You can have anything you want as long as it is chicken – this was told to me by all my Singaporean friends before I entered camp. All I can say is it is true and the food at Maju camp was overall of an excellent quality, quantity and flavour. We were well fed and well watered literally. Every hour we did water parades where we drank anything from 250ml to 500ml depending on the activity. And boy did we drink a lot of water, all the time and it worked, no-one dropped out that first week from heat exhaustion or dehydration. The safety of it’s soldiers is a SAF core value and they meant it
which was very comforting. Every morning and before every training activity we would take stock of bumps bruises, how we were feeling and have to report in. All the time we were drinking water and staying hydrated.

The pace of training was very very fast and our days started at 0500 or 0530 depending on lights out and ended at strictly at 1000hrs or 1030hrs with soldiers invariably having to finish of work or sorting kit by torchlight. That way the army could say 7hrs rest was provided for it’s soldiers. For me I seldom got to bed before 11:30, shining boots in the dark, arranging my kit, reading my notes for the morning lecture or tests we would have to undertake.

The first week was hectic and way too much to go into detail, weapons drills, Parade Drill (Marching), Military etiquette lessons, Morning PT, IPPT (Individual Physical Proficiency Test), more weapons, more drill, camp orientation and I am very happy to say I was not the slowest or weakest link physically, I was more middle of the pack and within my age requirement on most activities!!!

The most memorable part of week 1 was on day 2 and our trip to Kranji Commonwealth War Memorial to receive our weapons at dusk surrounded by the fallen soldiers of WWII including a large number of our forbearers of the Straits Settlements Volunteer Corp (SSVC) who died in the defence
of Singapore in early 1942. It is no coincidence that Singapore’s total defence day is 15 th Feb every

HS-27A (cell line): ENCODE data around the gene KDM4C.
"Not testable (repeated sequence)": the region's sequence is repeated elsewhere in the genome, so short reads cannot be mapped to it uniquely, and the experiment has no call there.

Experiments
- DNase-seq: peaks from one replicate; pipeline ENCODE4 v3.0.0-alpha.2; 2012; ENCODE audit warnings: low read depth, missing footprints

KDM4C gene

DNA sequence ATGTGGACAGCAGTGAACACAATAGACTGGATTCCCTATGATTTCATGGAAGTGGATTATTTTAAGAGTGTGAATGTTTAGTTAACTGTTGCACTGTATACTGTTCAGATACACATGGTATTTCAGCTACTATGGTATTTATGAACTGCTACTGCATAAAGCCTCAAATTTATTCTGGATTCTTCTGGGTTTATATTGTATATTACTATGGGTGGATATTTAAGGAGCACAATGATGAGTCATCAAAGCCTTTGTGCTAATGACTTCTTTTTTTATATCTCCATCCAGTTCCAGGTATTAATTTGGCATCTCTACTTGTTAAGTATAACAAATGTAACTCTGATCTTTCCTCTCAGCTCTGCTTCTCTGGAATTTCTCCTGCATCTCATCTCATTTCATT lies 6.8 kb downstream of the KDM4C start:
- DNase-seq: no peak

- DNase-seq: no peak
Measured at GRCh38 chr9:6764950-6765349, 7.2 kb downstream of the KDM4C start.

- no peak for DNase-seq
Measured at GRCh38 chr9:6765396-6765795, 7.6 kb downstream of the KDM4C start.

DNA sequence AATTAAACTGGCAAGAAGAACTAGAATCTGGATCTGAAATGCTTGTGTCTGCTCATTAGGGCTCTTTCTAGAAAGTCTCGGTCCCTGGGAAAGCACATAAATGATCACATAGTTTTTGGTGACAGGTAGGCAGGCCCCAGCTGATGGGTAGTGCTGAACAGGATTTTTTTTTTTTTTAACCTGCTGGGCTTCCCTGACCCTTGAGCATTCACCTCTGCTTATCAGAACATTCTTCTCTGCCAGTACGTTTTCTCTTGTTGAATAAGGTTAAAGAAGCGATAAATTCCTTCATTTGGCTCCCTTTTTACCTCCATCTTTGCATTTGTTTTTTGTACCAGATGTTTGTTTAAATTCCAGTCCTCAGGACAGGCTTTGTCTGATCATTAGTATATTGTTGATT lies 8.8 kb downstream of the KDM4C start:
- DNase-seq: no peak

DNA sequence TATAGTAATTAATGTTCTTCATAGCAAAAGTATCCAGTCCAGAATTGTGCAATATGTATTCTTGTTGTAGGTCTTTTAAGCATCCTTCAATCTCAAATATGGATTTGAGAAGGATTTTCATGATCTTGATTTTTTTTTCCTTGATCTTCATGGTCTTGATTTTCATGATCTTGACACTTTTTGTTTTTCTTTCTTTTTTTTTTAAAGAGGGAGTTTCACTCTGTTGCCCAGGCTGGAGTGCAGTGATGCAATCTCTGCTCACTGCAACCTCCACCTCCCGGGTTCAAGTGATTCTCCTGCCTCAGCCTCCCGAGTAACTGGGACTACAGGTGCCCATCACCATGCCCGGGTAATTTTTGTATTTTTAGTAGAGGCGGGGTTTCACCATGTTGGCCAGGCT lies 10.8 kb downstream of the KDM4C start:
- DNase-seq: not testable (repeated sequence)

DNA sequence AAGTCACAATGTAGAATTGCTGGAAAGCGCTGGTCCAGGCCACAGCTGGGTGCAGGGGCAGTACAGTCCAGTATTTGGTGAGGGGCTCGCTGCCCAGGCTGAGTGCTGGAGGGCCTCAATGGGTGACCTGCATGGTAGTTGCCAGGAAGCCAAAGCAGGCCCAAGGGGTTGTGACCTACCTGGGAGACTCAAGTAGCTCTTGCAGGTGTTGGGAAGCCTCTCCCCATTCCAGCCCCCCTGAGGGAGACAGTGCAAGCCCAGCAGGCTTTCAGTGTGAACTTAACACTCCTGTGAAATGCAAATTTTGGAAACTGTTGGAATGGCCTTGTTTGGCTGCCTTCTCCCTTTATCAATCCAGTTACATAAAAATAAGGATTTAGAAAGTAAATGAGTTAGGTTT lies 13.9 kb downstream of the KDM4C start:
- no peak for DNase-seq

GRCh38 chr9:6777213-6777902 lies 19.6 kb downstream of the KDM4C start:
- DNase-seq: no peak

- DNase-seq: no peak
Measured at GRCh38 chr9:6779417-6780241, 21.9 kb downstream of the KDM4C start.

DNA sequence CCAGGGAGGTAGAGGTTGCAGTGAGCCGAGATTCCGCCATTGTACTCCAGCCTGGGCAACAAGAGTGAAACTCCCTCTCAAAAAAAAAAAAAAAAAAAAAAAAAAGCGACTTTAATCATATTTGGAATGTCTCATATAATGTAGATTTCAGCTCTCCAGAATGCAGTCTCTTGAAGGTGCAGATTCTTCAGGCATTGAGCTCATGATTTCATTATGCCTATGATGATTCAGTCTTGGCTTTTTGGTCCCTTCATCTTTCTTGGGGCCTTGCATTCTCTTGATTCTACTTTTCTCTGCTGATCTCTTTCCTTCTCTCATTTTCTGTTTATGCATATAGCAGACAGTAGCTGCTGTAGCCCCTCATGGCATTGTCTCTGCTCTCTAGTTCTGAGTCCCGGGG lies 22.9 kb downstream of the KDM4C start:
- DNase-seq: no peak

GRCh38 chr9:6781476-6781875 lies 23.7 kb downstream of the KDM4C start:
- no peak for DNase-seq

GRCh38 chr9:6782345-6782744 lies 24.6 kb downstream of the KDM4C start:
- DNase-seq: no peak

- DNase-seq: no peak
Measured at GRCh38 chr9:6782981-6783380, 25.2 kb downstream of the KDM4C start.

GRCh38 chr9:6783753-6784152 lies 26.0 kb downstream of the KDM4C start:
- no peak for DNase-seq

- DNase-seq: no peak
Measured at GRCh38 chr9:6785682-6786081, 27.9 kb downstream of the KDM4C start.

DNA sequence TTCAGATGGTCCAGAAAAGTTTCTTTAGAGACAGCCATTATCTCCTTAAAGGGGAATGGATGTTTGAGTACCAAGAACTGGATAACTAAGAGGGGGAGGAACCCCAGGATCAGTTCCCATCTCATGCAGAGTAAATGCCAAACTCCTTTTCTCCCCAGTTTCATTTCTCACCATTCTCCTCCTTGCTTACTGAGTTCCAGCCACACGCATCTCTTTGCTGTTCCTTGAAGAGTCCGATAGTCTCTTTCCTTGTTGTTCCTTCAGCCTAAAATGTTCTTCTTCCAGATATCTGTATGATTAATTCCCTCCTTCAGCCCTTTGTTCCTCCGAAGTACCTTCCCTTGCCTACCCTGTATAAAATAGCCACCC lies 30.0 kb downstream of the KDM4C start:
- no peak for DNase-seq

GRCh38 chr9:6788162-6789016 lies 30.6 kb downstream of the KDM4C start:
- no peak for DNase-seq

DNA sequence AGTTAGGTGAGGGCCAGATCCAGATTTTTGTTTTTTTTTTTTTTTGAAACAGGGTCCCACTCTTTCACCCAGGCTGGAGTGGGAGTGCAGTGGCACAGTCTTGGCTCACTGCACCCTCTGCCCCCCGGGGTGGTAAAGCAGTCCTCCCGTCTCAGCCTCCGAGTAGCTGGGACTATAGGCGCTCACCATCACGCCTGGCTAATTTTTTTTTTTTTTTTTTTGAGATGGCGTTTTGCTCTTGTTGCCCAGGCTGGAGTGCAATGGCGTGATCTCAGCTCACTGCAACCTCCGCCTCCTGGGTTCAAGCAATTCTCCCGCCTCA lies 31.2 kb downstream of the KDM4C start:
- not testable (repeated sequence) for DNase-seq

year, this is the day of the fall of Singapore in 1942 and the new Singapore Government upon independence pledged that never will this country rely on a foreign power to defend them and lead them into captivity as happened in the tragic fall of Singapore.

I was well aware of these facts but when the Sargent major called us out one by one to wrench our rifles from his grasp it became very very clear and personal. Being presented my rifle at dusk at the cenotaph surrounded by the fallen is a feeling I can not even begin to explain; admiration, fear,
pride, sorrow all rolled into one large emotional bundle. Well played SAF well played. I know it sounds a bit BS Gung Ho now to write it but when I march up to the SM that evening and he presented me with my rifle and I wrenched it away from him as we had been taught to do with the
pledge to defend Singapore “with my life” I meant it and there was clarity in my actions and thoughts. As I marched back to my place in parade with my weapon at the high port position all I could think of were my wife and son and what I would have to do to protect them if need be. I hope
and pray to god that situation never occurs in our lifetime but at that point in time I would have charged the gates of hell to defend them. The presentation of my rifle at Kranji to this day remains a significant event for me personally in my Singapore story and I think it will be something deeply
personal to me for the rest of my life.

Week one went as a blur and finally ended and we booked out late Friday night with instructions to report back to camp no later than 8pm Sunday Night.


My parents were in town and they and my wife came to pick me up and we went home where I slipped in to see my son sleeping and literally stared at him sleeping for ages, got into shorts & t-shirt and had an ice cold beer with my dad and put my feet up in an aircon room. Ahh bliss. Gets even better, I jumped on the scales and had lost over 6kg in 5 days. Winner winner chicken dinner…..well not tonight there wasn’t.

I would love to say I slept well that night, strange to say I did not, it seemed weird to not have a timing for the morning, it seemed weird to not have to prepare anything so the inevitable happened when the body which is juiced up on adrenalin and stress for 5 days and night and suddenly has that removed, you get sick. Booooooom there it was, my weekend off down with the sniffles.

In my next Baboon article (Part 3 – Volunteer Training Week 2) I will go through what did in week 2, range shoot, field camp and how much more weight I lost and the feeling of becoming a serving member of the SAFVC and having my son put my patch on my shoulder.